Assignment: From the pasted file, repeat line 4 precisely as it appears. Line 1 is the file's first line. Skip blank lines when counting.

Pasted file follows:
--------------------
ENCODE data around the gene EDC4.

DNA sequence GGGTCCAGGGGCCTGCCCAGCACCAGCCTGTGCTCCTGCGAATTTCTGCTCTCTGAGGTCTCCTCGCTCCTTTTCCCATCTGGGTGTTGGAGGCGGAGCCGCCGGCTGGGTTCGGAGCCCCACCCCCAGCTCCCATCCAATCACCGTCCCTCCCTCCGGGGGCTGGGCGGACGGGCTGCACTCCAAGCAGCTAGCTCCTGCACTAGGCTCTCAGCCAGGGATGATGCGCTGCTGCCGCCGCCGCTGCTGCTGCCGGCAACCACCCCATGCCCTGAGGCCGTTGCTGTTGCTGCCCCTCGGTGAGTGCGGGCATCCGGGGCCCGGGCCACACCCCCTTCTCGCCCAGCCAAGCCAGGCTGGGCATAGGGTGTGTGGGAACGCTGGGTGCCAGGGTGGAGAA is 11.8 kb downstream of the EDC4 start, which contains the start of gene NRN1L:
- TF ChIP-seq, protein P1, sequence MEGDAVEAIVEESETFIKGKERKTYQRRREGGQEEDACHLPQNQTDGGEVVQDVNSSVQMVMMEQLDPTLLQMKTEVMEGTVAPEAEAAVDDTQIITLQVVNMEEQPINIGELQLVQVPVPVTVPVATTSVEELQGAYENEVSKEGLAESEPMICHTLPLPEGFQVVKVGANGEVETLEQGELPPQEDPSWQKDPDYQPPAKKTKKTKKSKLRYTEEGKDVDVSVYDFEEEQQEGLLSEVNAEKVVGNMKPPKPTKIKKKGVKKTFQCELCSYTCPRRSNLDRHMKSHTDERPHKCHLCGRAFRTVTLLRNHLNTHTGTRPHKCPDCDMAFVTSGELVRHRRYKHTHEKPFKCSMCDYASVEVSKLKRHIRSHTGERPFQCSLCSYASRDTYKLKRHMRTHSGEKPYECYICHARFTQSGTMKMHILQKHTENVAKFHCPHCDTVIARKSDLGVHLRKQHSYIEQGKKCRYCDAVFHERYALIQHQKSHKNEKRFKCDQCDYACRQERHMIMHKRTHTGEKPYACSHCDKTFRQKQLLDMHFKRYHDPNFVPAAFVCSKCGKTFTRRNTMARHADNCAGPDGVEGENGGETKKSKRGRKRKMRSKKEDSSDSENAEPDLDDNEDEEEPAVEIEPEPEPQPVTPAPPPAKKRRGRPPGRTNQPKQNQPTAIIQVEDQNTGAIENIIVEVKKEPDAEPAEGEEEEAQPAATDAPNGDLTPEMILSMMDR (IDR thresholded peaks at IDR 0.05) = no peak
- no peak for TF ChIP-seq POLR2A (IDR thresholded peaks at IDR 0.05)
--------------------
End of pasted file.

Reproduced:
- no peak for TF ChIP-seq POLR2A (IDR thresholded peaks at IDR 0.05)